When in the midst of emotional turmoil, it can feel impossible to imagine a time when you’ll feel yourself again. The changes that come with new motherhood can feel particularly destabilising, bringing as they do, fundamental shifts to our place in the world, our relationships and how we see ourselves.

It’s important to know how normal it is to experience wide-ranging emotional responses to the changes you’re experiencing, and that these usually settle as you adapt to life with your baby. However, it’s also common to need some support to manage, whether from partners, family and friends, or professionals.

I can barely function, let alone find the right person to help me

Early motherhood can be all-consuming, it can be hard to know when you might need extra help, hard to understand what that help might be, or to find time to look into what’s available. On top of that, we know women are often nervous that they won’t be taken seriously, that their needs aren’t significant enough, or that they won’t get the help they do need, when they need it.

In the past few years, there have been huge steps forward in understanding maternal mental health, and more focus is being given to the emotional health of mothers throughout pregnancy and postnatally. If you feel you need extra support, your GP, midwife or health visitor will be able to talk to you in confidence in the first instance.

Sometimes its the people around us who notice we’re struggling, before we know it ourselves – It may be you’re reading this and know someone close to you who could do with some help, but you’re not sure what to do.  If that’s the case, the most important thing to do is to ask sincerely how they’re doing, and be open to what they share with you. Ask what they feel would be helpful now, and how you could support them to access that help– whether it’s making an appointment with their GP, midwife or health visitor, finding peer support groups or getting some one-to-one counselling.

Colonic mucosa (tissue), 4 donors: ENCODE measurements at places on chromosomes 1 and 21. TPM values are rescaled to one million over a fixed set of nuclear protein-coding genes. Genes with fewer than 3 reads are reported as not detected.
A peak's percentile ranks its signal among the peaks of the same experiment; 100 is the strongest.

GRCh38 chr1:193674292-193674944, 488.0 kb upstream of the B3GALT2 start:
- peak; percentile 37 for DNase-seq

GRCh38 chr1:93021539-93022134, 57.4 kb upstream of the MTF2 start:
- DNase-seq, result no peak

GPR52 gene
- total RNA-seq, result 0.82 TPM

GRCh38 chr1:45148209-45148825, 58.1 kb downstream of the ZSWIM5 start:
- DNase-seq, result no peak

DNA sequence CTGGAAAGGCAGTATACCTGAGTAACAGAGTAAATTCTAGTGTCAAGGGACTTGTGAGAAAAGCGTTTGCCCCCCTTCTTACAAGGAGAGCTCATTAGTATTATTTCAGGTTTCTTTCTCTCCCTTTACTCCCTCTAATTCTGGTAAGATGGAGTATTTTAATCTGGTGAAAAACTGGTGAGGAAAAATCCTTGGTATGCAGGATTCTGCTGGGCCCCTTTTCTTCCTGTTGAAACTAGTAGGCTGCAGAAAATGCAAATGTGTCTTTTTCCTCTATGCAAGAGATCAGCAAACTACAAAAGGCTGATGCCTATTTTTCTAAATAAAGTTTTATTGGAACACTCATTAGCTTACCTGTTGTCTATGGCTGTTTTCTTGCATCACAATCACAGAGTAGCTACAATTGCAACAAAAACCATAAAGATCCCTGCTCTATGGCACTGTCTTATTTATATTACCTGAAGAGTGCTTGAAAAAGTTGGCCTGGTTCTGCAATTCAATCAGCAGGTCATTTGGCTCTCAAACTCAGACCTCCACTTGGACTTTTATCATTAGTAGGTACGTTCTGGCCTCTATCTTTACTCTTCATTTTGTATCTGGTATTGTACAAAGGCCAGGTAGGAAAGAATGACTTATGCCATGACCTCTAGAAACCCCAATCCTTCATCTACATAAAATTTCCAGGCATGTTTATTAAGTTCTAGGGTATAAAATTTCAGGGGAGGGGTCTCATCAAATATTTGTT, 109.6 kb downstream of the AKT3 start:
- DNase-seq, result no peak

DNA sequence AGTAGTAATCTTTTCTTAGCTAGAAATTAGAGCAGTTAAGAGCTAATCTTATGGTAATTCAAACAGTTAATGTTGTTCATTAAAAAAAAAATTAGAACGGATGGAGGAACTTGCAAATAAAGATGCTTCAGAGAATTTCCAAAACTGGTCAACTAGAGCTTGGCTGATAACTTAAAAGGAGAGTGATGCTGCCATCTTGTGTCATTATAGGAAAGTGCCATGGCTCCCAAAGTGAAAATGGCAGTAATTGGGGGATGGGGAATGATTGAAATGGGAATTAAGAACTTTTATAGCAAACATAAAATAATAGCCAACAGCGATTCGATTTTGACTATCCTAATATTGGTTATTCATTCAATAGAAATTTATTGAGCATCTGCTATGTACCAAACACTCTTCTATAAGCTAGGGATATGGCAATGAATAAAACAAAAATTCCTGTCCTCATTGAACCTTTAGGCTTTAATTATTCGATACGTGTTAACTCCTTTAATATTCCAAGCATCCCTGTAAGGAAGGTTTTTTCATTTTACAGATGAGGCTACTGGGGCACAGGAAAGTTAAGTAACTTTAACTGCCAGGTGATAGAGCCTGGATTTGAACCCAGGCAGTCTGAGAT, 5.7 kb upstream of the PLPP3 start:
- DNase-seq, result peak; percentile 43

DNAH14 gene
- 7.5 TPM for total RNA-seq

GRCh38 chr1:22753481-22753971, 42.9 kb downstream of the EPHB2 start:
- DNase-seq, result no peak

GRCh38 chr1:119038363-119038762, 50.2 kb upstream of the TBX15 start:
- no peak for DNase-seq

I’m having some really awful thoughts and feelings, and I’m scared to talk about them

Sometimes the thoughts and feelings experienced by mothers are confusing, shocking or unforeseen, so much so that you may be cautious about sharing them. Even if you usually talk openly with trusted family and friends, there can be something taboo about the feelings evoked by motherhood some of which seem impossible to say out loud. It might feel difficult for family or friends to hear that you’re not enjoying being a mum, or that you worry you don’t love your baby because of your thoughts and feelings.

Professional help can offer a space to explore the depth and breadth of your feelings, in confidence, without judgement and in a way that feels contained and safe. This could be through counselling or a support group, or with help from a specialist mental health team.